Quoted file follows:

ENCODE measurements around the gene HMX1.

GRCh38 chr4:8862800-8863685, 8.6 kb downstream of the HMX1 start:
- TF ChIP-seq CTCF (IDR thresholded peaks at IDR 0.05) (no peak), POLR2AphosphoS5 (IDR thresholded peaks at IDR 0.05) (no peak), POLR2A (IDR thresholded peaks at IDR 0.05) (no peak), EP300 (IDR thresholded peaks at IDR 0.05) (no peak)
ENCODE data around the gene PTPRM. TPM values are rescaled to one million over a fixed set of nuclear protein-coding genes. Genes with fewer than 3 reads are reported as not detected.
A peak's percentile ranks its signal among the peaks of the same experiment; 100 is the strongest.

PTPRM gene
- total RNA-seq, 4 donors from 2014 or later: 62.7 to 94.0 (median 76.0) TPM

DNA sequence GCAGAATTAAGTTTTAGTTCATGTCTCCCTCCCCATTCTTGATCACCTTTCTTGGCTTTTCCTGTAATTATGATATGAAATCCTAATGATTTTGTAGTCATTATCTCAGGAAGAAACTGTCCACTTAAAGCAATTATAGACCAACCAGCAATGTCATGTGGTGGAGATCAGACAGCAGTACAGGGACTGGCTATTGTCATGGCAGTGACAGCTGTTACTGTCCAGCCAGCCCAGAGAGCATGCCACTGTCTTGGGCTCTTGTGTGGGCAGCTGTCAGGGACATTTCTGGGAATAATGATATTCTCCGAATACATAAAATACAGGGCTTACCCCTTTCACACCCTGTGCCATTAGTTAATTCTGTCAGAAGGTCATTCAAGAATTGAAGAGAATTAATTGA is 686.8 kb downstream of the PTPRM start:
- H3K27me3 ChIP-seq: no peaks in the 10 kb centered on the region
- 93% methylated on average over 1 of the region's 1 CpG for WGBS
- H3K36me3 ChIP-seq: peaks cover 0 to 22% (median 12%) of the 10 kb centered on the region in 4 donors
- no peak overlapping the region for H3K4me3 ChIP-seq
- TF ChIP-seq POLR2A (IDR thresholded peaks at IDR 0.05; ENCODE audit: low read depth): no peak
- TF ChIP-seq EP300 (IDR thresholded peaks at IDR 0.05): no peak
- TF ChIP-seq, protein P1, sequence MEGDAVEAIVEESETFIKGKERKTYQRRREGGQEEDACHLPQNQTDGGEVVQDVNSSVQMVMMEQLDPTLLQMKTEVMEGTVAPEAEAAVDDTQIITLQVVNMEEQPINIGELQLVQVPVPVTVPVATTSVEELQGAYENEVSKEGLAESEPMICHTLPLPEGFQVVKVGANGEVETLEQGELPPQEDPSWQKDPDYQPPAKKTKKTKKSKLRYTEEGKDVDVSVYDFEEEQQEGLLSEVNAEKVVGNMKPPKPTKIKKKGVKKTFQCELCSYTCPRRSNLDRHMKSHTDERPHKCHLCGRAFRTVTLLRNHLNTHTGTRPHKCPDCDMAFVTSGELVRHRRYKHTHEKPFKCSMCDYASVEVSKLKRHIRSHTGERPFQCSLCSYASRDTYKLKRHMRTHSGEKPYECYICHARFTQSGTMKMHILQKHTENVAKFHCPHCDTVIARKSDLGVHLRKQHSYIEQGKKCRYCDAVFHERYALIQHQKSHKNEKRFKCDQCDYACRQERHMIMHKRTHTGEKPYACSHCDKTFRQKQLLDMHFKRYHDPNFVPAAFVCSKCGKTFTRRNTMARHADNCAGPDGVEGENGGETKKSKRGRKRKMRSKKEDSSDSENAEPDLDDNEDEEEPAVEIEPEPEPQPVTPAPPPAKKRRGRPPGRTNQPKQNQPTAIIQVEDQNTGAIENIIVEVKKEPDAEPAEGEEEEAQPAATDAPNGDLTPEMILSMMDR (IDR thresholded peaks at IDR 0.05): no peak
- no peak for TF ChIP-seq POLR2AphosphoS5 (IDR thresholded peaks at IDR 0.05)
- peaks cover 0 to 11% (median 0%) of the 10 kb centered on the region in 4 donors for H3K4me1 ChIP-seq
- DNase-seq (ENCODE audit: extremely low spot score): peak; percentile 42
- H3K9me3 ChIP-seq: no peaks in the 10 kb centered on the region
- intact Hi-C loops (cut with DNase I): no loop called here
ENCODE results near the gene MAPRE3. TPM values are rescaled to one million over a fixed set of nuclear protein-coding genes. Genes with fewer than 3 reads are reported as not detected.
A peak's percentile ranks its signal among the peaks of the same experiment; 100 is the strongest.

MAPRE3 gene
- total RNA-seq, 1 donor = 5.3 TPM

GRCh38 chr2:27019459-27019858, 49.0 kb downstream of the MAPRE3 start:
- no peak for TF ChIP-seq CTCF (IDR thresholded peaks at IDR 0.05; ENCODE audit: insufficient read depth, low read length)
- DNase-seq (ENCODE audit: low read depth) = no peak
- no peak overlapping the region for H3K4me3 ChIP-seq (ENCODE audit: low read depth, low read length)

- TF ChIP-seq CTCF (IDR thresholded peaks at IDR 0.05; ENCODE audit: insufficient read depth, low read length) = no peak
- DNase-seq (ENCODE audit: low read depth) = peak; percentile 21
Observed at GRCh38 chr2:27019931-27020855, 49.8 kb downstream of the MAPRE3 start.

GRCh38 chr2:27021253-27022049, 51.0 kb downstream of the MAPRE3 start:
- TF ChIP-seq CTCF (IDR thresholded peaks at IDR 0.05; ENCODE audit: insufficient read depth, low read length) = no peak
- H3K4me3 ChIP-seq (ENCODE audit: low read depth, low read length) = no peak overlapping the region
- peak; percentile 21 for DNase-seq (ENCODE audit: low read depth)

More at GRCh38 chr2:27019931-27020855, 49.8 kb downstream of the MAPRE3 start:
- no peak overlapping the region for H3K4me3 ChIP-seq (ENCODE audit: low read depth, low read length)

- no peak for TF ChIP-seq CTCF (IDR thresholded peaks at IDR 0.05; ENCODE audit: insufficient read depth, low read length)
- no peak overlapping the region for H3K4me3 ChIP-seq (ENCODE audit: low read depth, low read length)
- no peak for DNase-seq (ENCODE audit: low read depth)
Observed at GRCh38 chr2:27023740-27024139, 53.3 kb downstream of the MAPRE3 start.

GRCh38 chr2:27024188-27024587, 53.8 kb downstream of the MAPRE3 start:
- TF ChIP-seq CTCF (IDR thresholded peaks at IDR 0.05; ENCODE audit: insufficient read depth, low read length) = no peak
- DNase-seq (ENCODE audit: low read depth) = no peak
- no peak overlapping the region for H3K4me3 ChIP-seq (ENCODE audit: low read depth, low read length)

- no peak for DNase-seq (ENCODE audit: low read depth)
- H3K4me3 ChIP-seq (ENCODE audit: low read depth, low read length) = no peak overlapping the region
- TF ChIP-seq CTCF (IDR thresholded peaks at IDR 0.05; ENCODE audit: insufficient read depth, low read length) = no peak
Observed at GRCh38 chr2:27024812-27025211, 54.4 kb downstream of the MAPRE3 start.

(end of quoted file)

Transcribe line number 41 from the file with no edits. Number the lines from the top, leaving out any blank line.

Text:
Observed at GRCh38 chr2:27023740-27024139, 53.3 kb downstream of the MAPRE3 start.